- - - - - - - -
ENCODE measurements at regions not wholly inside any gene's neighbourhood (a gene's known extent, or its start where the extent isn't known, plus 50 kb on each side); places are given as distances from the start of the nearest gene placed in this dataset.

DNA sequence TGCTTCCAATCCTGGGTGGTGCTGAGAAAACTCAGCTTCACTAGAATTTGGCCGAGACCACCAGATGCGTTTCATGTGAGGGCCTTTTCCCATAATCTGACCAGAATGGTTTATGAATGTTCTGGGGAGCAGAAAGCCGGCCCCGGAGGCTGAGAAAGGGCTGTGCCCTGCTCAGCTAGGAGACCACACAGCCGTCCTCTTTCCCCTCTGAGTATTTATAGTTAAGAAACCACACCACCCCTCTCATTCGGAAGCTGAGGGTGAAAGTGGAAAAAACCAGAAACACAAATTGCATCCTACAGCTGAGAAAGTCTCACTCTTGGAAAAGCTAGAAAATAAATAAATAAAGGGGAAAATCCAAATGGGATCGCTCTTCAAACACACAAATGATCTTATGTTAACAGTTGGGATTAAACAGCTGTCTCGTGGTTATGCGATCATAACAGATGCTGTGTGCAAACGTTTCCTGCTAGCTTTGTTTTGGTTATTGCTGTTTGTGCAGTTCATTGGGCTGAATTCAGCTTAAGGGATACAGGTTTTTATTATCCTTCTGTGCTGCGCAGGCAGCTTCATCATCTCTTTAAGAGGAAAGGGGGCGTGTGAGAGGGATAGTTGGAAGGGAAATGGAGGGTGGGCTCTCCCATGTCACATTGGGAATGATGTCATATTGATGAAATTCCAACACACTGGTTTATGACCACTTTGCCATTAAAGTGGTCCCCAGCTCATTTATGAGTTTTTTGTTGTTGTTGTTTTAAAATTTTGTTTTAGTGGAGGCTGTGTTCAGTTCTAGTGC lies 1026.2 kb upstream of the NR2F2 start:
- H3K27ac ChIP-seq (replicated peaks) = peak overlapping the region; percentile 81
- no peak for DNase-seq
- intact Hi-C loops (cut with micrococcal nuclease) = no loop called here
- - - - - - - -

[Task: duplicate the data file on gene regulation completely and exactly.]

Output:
ENCODE measurements at regions not wholly inside any gene's neighbourhood (a gene's known extent, or its start where the extent isn't known, plus 50 kb on each side); places are given as distances from the start of the nearest gene placed in this dataset.

DNA sequence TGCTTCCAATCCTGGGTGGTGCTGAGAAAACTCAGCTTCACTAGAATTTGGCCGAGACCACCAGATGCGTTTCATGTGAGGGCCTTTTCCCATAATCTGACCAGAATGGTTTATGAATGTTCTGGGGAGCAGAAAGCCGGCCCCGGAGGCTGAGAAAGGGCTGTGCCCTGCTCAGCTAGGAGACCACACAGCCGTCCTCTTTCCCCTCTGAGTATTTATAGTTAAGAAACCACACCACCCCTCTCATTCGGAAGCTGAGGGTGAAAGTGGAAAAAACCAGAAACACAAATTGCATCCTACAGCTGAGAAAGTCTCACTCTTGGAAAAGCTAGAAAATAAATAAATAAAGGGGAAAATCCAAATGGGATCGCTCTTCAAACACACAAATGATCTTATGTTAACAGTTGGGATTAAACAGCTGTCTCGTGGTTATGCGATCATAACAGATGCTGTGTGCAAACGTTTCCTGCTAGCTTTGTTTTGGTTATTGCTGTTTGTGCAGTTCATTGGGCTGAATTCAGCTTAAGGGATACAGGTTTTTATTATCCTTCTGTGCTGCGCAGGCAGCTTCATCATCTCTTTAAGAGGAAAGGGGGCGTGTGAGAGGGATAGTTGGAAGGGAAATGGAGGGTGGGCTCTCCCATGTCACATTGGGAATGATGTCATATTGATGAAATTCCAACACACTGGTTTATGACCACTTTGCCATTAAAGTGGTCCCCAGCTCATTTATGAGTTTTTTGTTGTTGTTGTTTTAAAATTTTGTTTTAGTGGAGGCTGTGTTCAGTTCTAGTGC lies 1026.2 kb upstream of the NR2F2 start:
- H3K27ac ChIP-seq (replicated peaks) = peak overlapping the region; percentile 81
- no peak for DNase-seq
- intact Hi-C loops (cut with micrococcal nuclease) = no loop called here